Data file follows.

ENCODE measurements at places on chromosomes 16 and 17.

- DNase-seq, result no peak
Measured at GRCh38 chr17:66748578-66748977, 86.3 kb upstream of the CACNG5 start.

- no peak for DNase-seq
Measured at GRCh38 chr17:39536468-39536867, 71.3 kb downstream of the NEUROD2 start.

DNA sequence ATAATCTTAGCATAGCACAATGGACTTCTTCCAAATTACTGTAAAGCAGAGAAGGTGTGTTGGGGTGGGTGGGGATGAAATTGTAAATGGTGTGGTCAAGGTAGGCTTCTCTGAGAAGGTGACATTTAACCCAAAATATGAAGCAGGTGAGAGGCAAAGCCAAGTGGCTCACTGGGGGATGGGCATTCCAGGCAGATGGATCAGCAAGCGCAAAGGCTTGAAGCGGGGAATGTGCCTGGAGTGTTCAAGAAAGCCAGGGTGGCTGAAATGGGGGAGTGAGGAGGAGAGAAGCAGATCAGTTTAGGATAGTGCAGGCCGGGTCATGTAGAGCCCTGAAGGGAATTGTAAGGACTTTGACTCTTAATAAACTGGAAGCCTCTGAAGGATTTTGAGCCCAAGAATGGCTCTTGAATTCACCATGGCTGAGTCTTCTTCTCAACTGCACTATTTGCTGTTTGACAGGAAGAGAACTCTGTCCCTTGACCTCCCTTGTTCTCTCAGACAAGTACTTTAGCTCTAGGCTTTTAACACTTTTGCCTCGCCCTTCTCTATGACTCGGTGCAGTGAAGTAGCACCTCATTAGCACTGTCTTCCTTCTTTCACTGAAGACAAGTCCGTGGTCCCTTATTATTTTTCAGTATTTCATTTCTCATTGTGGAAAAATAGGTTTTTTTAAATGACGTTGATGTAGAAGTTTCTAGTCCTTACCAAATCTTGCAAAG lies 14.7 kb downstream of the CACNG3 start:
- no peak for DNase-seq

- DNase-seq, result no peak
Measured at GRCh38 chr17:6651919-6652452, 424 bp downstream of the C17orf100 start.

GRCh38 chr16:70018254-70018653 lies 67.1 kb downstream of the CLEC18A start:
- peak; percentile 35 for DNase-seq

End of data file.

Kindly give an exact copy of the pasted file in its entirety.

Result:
ENCODE measurements at places on chromosomes 16 and 17.

- DNase-seq, result no peak
Measured at GRCh38 chr17:66748578-66748977, 86.3 kb upstream of the CACNG5 start.

- no peak for DNase-seq
Measured at GRCh38 chr17:39536468-39536867, 71.3 kb downstream of the NEUROD2 start.

DNA sequence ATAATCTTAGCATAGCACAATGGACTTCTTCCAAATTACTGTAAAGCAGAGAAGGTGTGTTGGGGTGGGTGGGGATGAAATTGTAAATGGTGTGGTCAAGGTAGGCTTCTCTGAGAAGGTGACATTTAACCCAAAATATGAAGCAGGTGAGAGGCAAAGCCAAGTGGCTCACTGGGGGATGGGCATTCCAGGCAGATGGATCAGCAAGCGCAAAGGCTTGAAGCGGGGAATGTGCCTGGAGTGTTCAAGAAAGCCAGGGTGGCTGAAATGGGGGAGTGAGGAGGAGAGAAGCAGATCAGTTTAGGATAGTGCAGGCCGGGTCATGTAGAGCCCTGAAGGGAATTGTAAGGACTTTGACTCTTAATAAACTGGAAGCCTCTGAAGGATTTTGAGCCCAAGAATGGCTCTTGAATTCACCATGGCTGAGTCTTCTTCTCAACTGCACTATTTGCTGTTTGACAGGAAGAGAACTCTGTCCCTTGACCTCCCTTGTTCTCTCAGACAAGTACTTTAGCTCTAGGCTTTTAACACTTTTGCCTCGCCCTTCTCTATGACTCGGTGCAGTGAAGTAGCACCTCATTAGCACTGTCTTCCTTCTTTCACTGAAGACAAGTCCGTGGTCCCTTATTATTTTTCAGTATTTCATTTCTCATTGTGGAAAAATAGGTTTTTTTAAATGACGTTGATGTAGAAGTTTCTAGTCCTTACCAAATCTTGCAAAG lies 14.7 kb downstream of the CACNG3 start:
- no peak for DNase-seq

- DNase-seq, result no peak
Measured at GRCh38 chr17:6651919-6652452, 424 bp downstream of the C17orf100 start.

GRCh38 chr16:70018254-70018653 lies 67.1 kb downstream of the CLEC18A start:
- peak; percentile 35 for DNase-seq